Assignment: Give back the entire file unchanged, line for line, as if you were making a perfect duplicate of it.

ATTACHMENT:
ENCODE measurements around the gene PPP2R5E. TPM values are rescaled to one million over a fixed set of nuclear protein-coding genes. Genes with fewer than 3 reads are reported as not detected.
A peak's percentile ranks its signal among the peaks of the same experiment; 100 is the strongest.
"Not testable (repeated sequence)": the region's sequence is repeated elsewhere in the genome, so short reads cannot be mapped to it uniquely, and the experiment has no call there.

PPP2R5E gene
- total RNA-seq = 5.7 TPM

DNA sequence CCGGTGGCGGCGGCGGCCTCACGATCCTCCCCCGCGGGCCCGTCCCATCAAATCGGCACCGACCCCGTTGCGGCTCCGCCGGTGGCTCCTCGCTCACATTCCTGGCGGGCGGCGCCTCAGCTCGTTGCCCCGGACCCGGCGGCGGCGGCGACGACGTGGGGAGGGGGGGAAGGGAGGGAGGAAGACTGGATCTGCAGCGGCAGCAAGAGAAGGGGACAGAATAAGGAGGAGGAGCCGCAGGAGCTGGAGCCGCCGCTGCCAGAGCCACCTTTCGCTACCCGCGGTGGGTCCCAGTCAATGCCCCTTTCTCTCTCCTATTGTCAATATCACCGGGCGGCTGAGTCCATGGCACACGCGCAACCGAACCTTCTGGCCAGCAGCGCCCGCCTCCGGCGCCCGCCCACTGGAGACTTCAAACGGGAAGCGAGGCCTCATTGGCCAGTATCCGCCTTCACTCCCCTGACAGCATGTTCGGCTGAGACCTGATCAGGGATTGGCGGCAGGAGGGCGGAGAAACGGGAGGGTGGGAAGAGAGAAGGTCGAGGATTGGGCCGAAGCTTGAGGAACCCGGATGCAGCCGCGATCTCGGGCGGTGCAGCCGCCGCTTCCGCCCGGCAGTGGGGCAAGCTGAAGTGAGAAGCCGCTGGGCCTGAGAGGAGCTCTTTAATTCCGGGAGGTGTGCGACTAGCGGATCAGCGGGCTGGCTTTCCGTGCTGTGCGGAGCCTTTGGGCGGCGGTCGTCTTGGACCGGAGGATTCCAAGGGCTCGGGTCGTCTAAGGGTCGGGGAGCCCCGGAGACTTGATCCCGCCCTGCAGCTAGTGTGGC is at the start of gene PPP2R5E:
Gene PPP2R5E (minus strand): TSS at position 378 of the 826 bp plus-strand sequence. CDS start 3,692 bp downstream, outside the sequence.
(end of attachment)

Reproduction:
ENCODE measurements around the gene PPP2R5E. TPM values are rescaled to one million over a fixed set of nuclear protein-coding genes. Genes with fewer than 3 reads are reported as not detected.
A peak's percentile ranks its signal among the peaks of the same experiment; 100 is the strongest.
"Not testable (repeated sequence)": the region's sequence is repeated elsewhere in the genome, so short reads cannot be mapped to it uniquely, and the experiment has no call there.

PPP2R5E gene
- total RNA-seq = 5.7 TPM

DNA sequence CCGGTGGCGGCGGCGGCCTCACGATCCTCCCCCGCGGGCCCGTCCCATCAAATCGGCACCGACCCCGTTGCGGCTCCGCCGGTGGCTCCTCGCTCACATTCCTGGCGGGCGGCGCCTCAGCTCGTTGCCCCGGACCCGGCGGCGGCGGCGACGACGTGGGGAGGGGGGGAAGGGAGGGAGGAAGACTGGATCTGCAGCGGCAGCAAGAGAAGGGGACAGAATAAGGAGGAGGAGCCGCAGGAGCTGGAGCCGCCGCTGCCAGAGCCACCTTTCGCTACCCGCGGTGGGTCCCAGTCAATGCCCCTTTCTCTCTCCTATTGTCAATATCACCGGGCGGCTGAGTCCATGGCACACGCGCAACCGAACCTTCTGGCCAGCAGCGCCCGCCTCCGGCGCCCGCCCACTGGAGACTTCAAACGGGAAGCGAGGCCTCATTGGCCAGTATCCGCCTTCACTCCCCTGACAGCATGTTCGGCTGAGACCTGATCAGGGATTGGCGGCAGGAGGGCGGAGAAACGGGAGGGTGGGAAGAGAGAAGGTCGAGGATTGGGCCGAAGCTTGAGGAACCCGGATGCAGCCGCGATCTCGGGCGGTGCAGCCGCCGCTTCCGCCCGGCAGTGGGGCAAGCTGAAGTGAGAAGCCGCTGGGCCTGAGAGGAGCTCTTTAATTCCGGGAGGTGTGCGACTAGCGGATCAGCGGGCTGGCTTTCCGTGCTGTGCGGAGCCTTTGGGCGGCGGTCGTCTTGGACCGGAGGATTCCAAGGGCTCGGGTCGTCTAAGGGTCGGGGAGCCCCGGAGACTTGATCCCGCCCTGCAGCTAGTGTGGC is at the start of gene PPP2R5E:
Gene PPP2R5E (minus strand): TSS at position 378 of the 826 bp plus-strand sequence. CDS start 3,692 bp downstream, outside the sequence.